Inside a pharmaceuticals plant, a drain valve on a closed glycol water circuit stayed open and caused a product leak during the facility restart operation carried out at night.
An initial circuit drainage had been performed at the end of December to allow a subcontractor to install a meter. The operation consisted of opening a drain valve on the upper part in order to create an air inlet and then drain the lower part. The drain valve was closed upon completion of these steps. Since the drainage level was insufficient (liquid level still too high), a second drainage step would be undertaken outside the protocol; the drain valve remained open. The circuit was filled with the drained volume but not placed back into service.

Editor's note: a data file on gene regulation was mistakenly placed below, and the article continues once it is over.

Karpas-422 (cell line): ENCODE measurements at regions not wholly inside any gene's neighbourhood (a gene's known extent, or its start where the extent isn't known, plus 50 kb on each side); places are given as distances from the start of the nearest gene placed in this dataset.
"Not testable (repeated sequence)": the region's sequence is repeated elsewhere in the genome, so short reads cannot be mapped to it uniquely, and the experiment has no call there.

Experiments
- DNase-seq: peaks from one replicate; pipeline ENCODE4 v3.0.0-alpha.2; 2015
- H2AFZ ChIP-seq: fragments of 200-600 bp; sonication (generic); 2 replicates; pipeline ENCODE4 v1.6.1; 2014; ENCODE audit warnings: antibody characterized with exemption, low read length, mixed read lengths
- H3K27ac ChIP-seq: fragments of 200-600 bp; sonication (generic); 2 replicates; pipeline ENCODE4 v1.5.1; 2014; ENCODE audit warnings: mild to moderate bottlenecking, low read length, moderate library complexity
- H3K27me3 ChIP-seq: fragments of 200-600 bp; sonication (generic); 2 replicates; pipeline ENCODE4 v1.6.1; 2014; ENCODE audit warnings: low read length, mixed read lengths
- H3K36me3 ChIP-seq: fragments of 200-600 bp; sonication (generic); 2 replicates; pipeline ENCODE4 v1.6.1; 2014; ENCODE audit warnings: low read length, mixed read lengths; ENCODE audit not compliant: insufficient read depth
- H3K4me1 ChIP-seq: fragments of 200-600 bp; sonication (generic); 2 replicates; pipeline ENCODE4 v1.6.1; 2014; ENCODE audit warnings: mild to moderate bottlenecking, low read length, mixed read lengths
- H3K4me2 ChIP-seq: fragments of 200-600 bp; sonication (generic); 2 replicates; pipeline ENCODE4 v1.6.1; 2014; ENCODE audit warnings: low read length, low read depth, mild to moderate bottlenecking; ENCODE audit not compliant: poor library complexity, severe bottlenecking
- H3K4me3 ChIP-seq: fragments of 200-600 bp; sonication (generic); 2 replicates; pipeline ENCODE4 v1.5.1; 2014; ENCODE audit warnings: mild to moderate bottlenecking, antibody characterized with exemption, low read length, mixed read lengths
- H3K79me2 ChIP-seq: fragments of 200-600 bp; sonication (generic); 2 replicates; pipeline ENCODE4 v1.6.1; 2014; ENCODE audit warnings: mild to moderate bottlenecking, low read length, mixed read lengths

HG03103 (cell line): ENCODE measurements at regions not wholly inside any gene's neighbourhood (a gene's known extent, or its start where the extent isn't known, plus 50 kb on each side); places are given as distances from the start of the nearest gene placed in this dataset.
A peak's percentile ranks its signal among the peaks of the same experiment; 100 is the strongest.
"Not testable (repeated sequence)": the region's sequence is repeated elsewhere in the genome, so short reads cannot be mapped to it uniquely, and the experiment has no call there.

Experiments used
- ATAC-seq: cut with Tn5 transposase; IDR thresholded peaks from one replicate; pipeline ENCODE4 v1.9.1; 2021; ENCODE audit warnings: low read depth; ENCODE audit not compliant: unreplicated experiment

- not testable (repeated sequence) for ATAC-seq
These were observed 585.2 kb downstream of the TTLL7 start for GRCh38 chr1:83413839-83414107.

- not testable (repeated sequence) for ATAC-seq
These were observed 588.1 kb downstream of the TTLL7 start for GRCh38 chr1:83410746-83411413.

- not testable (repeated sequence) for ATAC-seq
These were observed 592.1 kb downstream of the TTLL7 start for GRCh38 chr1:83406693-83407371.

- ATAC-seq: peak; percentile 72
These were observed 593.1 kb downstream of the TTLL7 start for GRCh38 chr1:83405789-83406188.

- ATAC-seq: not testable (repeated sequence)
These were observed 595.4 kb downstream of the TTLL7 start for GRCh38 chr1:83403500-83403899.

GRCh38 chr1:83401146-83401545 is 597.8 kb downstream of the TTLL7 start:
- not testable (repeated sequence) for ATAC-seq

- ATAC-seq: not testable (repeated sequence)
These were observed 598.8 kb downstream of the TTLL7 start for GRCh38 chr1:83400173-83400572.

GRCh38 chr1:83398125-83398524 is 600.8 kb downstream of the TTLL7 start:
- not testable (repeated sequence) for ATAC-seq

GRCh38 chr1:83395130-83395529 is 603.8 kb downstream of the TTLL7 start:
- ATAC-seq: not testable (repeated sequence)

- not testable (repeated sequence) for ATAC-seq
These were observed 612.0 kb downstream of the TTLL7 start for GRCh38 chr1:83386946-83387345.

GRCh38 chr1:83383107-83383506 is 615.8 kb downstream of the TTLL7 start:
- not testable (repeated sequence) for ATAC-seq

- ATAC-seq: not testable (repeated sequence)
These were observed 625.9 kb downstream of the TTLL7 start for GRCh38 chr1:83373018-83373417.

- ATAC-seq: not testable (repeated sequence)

During operational start-up of the circulation pumps, a flow occurred on the roof: 10 m³ of glycol water (40% monoethylene glycol) were discharged into the retention basin via the stormwater network. Following analysis, 250 m³ were transferred to the plant’s treatment unit. This incident, combined with a similar one the following day (ARIA 36103), wound up polluting the RHINE River (ARIA 35773).
The plant operator issued a reminder of plant protocol and placed plugs on all unconnected valves.